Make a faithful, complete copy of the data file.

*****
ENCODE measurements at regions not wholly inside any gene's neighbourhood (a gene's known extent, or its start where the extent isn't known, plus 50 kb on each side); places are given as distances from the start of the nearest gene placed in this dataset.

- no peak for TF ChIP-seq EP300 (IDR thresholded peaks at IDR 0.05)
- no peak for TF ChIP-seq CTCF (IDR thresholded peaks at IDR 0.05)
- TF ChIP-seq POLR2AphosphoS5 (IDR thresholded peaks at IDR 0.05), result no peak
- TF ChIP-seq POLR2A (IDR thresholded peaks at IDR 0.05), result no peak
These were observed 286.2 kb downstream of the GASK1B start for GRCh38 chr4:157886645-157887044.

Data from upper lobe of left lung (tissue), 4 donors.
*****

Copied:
ENCODE measurements at regions not wholly inside any gene's neighbourhood (a gene's known extent, or its start where the extent isn't known, plus 50 kb on each side); places are given as distances from the start of the nearest gene placed in this dataset.

- no peak for TF ChIP-seq EP300 (IDR thresholded peaks at IDR 0.05)
- no peak for TF ChIP-seq CTCF (IDR thresholded peaks at IDR 0.05)
- TF ChIP-seq POLR2AphosphoS5 (IDR thresholded peaks at IDR 0.05), result no peak
- TF ChIP-seq POLR2A (IDR thresholded peaks at IDR 0.05), result no peak
These were observed 286.2 kb downstream of the GASK1B start for GRCh38 chr4:157886645-157887044.

Data from upper lobe of left lung (tissue), 4 donors.